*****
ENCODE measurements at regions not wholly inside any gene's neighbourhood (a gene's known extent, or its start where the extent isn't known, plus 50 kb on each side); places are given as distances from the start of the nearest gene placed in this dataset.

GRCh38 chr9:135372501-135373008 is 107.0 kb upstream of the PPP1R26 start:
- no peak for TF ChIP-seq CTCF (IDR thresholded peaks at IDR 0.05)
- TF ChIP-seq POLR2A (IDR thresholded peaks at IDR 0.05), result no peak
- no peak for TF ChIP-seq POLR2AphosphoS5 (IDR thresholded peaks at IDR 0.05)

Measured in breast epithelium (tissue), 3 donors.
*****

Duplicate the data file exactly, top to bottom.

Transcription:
ENCODE measurements at regions not wholly inside any gene's neighbourhood (a gene's known extent, or its start where the extent isn't known, plus 50 kb on each side); places are given as distances from the start of the nearest gene placed in this dataset.

GRCh38 chr9:135372501-135373008 is 107.0 kb upstream of the PPP1R26 start:
- no peak for TF ChIP-seq CTCF (IDR thresholded peaks at IDR 0.05)
- TF ChIP-seq POLR2A (IDR thresholded peaks at IDR 0.05), result no peak
- no peak for TF ChIP-seq POLR2AphosphoS5 (IDR thresholded peaks at IDR 0.05)

Measured in breast epithelium (tissue), 3 donors.